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Subject: Re: [SG16-Unicode] SG16 Unicode related questions for Swift and WebKit representatives
From: Tom Honermann (tom_at_[hidden])
Date: 2018-08-03 00:26:39

Thank you Michael and Dave!  I appreciate the time and detail.  All of
your answers look to confirm our expectations, so I interpret this as a
good sign we're thinking about the right things.

I added a few inline comments/clarifications below.

We had tentatively planned to meet Wednesday of next week, but it turns
out that two of our core SG16 members are going to be on vacation so, at
a minimum, I'd like to postpone.  I'm also feeling pretty content with
the responses that we got from you and I think it would suffice for us
to just follow up with any remaining thoughts via email.  While I'd love
for any of you to attend one (or more) of our meetings (any time), I
want to be sensitive to productive use of your time.  So, how about we
play it by ear for now?

On 08/02/2018 05:18 PM, Dave Abrahams wrote:
>> On Aug 1, 2018, at 12:04 PM, Michael Ilseman <milseman_at_[hidden]
>> <mailto:milseman_at_[hidden]>> wrote:
>> Hello, I am the current maintainer of Swift’s String, and can speak
>> to my thoughts on the status quo and future directions. Dave, who is
>> on this thread, is much more familiar with the history behind this
>> and can likely provide deeper insight into the reasoning.
> Michael has done very well here; I only have a few things to add.
>>> On Jul 23, 2018, at 7:39 PM, Tom Honermann <tom_at_[hidden]
>>> <mailto:tom_at_[hidden]>> wrote:
>>> SG16 is seeking input from Swift and WebKit representatives to help
>>> inform our work towards enhancing support for Unicode in the C++
>>> standard.  In particular, we recognize the significant amount of
>>> effort that went into the design of the Swift String type and would
>>> like to better understand the motivations that contributed to its
>>> current design and any pressures that might encourage further
>>> evolution or refinement; especially for any concerns that would be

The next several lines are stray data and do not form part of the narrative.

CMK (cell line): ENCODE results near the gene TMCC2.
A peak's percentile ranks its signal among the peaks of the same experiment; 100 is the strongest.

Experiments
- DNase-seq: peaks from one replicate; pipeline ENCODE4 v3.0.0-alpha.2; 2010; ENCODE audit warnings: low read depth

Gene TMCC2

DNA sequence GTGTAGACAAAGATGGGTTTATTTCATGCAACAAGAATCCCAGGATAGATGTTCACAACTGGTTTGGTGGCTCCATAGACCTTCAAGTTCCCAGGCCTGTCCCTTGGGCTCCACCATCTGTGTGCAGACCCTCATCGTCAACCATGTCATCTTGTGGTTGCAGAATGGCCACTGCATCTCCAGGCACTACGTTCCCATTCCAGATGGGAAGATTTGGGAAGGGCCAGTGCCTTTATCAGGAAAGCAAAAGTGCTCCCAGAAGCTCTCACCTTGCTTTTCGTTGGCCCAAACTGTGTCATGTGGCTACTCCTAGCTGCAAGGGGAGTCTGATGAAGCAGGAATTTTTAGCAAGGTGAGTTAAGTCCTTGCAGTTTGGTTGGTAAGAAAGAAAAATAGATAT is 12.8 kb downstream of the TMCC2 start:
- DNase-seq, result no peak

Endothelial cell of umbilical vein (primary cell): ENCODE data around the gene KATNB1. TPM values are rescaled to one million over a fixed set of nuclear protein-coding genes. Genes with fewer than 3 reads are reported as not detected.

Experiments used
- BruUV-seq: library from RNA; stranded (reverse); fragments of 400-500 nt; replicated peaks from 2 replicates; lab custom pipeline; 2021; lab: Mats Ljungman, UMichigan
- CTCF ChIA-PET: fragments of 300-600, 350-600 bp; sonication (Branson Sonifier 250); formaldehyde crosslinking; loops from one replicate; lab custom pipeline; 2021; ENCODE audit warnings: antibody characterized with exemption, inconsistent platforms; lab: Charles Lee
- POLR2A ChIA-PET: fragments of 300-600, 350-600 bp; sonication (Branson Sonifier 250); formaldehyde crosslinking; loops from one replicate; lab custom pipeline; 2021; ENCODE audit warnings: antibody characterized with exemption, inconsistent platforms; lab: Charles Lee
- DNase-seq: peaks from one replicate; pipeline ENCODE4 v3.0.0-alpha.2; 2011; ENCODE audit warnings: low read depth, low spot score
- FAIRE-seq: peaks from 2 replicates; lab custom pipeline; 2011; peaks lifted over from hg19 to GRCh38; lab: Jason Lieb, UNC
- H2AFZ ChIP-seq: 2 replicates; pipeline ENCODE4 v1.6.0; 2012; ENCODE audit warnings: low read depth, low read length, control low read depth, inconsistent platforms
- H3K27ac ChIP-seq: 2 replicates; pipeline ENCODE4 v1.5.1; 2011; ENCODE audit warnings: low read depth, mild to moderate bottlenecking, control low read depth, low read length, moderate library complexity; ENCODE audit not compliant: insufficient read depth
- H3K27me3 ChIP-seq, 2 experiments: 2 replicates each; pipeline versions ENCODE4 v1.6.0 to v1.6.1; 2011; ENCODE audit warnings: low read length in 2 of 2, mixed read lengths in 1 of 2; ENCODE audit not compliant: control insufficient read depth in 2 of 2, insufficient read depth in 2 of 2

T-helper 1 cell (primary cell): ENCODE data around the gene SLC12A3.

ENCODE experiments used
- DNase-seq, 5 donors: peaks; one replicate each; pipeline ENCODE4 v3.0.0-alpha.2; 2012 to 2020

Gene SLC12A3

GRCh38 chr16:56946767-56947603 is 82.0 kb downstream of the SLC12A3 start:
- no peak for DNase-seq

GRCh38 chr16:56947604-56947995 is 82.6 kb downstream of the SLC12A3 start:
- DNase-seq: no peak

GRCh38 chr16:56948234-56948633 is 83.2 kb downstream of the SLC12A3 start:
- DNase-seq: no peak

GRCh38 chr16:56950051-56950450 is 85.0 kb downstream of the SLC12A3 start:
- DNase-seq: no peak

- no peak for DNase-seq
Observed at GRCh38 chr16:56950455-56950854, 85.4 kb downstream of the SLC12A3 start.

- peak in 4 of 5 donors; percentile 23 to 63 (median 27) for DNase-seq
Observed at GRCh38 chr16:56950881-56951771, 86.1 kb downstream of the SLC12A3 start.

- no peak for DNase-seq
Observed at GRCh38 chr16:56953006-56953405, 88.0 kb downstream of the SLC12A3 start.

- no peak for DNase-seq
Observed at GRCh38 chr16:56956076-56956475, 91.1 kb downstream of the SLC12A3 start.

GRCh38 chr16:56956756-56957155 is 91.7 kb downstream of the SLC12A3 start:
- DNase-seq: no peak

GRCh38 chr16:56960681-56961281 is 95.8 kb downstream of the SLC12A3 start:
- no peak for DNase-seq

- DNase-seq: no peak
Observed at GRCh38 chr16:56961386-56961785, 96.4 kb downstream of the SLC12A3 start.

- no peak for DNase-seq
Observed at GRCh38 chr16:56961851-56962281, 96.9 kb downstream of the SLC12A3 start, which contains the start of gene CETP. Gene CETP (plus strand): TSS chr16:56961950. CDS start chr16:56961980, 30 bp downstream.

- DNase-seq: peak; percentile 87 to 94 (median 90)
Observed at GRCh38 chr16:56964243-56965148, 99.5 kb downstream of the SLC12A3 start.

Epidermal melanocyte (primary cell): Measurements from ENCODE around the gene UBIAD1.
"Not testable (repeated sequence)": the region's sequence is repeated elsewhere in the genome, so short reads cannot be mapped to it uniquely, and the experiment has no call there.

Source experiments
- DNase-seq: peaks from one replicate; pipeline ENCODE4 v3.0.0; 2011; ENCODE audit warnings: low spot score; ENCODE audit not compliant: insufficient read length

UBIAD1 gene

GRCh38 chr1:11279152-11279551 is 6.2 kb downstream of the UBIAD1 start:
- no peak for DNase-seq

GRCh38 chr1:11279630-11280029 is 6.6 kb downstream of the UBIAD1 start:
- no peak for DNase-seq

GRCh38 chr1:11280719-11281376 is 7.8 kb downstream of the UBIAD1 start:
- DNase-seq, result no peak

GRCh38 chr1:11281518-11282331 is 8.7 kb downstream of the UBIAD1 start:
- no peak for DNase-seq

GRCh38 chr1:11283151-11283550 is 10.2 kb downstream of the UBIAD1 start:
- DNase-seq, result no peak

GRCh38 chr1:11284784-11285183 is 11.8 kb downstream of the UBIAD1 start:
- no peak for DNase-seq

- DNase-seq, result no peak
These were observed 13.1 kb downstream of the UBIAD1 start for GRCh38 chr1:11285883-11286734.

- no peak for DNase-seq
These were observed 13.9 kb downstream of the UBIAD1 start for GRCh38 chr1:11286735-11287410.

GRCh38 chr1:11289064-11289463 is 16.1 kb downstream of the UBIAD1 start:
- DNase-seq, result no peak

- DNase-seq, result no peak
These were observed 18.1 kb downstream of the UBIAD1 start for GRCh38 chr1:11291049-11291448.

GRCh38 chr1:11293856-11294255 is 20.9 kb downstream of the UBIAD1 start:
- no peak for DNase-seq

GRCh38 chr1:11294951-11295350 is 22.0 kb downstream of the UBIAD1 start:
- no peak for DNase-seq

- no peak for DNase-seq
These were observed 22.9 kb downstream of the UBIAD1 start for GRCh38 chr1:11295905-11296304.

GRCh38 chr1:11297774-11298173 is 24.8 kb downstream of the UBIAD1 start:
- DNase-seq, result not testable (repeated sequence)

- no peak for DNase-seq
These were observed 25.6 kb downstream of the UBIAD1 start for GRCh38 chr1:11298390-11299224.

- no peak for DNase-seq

>>> deemed significant enough to warrant backward incompatible changes.
>>> Though most of these questions specifically mention Swift, that is
>>> an artifact of our being more familiar with Swift than the internal
>>> workings of WebKit.  Many of these questions would be applicable to
>>> any string type designed to support Unicode.  We are therefore also
>>> interested in hearing about the string types used by WebKit, the
>>> motivations that guided their design, and the trade offs that have
>>> been made.  Of particular interest would be the results of design
>>> decisions that are contrast with the design of Swift's String type.
>>> Thank you in advance for any time and expertise you are willing and
>>> able to share with us.
>>>> The Swift string manifesto is about 1 1/2 years old. What have you
>>>> learned since writing it?  What would you change?  What have you
>>>> changed?
>> We haven’t really diverged from that manifesto. Some things are still
>> in progress, minor details were tweaked, but the core arguments are
>> still relevant.
>>>> Swift strings are extended grapheme cluster (EGC) based.  What have
>>>> been the best and worst consequences of this choice?
>> I’ll use “grapheme” casually to mean EGC. Swift’s Character type
>> represents a grapheme cluster, Unicode.Scalar represents a Unicode
>> scalar value (non-surrogate code point).
>> Cocoa APIs are UTF-16 code unit oriented, and thus there’s always
>> caution (via documentation) about making sure such indices align to